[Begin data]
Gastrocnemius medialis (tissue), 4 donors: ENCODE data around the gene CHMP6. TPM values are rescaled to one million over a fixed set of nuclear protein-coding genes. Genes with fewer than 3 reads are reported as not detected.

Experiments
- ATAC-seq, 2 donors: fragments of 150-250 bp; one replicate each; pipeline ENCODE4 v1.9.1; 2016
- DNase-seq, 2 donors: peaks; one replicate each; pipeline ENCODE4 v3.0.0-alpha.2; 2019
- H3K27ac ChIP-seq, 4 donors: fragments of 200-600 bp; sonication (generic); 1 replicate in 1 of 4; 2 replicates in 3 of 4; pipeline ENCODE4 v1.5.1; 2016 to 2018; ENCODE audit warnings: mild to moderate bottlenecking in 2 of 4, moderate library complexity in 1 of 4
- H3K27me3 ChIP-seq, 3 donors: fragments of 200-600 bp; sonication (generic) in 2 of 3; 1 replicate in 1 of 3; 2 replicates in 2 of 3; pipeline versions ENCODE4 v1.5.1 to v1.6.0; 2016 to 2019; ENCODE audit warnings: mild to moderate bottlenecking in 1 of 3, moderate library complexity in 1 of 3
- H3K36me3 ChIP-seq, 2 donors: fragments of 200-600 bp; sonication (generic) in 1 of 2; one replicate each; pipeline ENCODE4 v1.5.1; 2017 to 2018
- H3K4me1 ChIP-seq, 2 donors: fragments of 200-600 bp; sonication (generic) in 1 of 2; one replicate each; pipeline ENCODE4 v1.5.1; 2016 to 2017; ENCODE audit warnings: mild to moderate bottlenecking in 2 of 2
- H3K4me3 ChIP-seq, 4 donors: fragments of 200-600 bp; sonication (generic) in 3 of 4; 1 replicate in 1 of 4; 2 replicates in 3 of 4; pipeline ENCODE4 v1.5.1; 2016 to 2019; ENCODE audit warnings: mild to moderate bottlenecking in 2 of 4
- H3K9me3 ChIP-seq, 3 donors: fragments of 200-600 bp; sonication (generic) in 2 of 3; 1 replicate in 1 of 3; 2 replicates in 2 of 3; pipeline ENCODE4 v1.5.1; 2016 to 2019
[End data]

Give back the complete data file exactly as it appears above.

Gastrocnemius medialis (tissue), 4 donors: ENCODE data around the gene CHMP6. TPM values are rescaled to one million over a fixed set of nuclear protein-coding genes. Genes with fewer than 3 reads are reported as not detected.

Experiments
- ATAC-seq, 2 donors: fragments of 150-250 bp; one replicate each; pipeline ENCODE4 v1.9.1; 2016
- DNase-seq, 2 donors: peaks; one replicate each; pipeline ENCODE4 v3.0.0-alpha.2; 2019
- H3K27ac ChIP-seq, 4 donors: fragments of 200-600 bp; sonication (generic); 1 replicate in 1 of 4; 2 replicates in 3 of 4; pipeline ENCODE4 v1.5.1; 2016 to 2018; ENCODE audit warnings: mild to moderate bottlenecking in 2 of 4, moderate library complexity in 1 of 4
- H3K27me3 ChIP-seq, 3 donors: fragments of 200-600 bp; sonication (generic) in 2 of 3; 1 replicate in 1 of 3; 2 replicates in 2 of 3; pipeline versions ENCODE4 v1.5.1 to v1.6.0; 2016 to 2019; ENCODE audit warnings: mild to moderate bottlenecking in 1 of 3, moderate library complexity in 1 of 3
- H3K36me3 ChIP-seq, 2 donors: fragments of 200-600 bp; sonication (generic) in 1 of 2; one replicate each; pipeline ENCODE4 v1.5.1; 2017 to 2018
- H3K4me1 ChIP-seq, 2 donors: fragments of 200-600 bp; sonication (generic) in 1 of 2; one replicate each; pipeline ENCODE4 v1.5.1; 2016 to 2017; ENCODE audit warnings: mild to moderate bottlenecking in 2 of 2
- H3K4me3 ChIP-seq, 4 donors: fragments of 200-600 bp; sonication (generic) in 3 of 4; 1 replicate in 1 of 4; 2 replicates in 3 of 4; pipeline ENCODE4 v1.5.1; 2016 to 2019; ENCODE audit warnings: mild to moderate bottlenecking in 2 of 4
- H3K9me3 ChIP-seq, 3 donors: fragments of 200-600 bp; sonication (generic) in 2 of 3; 1 replicate in 1 of 3; 2 replicates in 2 of 3; pipeline ENCODE4 v1.5.1; 2016 to 2019